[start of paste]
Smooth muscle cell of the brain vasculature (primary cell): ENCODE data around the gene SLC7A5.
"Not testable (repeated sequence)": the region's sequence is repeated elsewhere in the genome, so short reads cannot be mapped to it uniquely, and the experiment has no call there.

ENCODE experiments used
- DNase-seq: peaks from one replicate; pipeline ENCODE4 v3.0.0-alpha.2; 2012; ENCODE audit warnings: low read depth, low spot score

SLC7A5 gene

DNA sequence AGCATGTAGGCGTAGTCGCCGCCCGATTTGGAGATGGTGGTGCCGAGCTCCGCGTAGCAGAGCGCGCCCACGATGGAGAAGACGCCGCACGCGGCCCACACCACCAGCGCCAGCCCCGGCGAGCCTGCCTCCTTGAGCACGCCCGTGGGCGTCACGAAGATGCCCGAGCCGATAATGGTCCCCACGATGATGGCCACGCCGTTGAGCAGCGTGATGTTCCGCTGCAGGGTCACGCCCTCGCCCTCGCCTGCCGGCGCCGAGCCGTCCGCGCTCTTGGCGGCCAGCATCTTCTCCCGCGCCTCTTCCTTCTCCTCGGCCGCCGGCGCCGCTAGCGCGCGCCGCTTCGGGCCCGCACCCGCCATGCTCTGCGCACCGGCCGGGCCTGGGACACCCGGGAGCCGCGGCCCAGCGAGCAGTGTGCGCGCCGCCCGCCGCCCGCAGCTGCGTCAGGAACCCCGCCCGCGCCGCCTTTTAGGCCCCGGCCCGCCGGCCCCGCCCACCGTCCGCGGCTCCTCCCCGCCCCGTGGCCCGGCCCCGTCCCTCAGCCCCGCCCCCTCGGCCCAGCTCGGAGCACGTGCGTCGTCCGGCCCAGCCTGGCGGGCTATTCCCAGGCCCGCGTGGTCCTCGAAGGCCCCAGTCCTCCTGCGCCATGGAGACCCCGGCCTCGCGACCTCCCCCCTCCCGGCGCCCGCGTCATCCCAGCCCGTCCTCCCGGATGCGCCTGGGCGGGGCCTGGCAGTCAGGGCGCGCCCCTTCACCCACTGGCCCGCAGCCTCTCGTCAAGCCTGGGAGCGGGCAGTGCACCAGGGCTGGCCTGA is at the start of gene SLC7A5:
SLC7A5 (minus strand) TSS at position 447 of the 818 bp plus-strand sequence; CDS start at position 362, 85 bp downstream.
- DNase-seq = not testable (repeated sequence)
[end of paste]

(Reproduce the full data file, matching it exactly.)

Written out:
Smooth muscle cell of the brain vasculature (primary cell): ENCODE data around the gene SLC7A5.
"Not testable (repeated sequence)": the region's sequence is repeated elsewhere in the genome, so short reads cannot be mapped to it uniquely, and the experiment has no call there.

ENCODE experiments used
- DNase-seq: peaks from one replicate; pipeline ENCODE4 v3.0.0-alpha.2; 2012; ENCODE audit warnings: low read depth, low spot score

SLC7A5 gene

DNA sequence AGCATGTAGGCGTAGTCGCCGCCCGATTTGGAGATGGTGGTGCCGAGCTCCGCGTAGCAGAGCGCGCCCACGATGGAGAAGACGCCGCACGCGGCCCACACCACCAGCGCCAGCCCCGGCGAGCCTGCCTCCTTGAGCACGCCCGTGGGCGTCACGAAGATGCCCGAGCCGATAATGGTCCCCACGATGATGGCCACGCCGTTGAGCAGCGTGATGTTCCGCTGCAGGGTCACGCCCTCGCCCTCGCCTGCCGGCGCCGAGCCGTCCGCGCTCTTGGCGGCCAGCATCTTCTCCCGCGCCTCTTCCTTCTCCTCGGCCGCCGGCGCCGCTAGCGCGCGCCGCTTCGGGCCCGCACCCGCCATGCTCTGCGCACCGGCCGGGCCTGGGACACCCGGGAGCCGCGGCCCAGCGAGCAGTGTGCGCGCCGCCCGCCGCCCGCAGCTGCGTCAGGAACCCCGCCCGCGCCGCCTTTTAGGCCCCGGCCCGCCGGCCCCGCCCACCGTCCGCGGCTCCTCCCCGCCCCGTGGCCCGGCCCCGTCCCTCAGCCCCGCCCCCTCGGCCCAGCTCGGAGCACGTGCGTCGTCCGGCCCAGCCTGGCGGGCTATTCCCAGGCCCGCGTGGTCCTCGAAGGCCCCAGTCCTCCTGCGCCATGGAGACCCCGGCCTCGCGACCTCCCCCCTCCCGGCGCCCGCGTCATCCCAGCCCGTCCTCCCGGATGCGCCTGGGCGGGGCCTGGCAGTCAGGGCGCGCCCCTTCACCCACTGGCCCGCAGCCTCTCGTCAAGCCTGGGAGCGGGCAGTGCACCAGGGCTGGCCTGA is at the start of gene SLC7A5:
SLC7A5 (minus strand) TSS at position 447 of the 818 bp plus-strand sequence; CDS start at position 362, 85 bp downstream.
- DNase-seq = not testable (repeated sequence)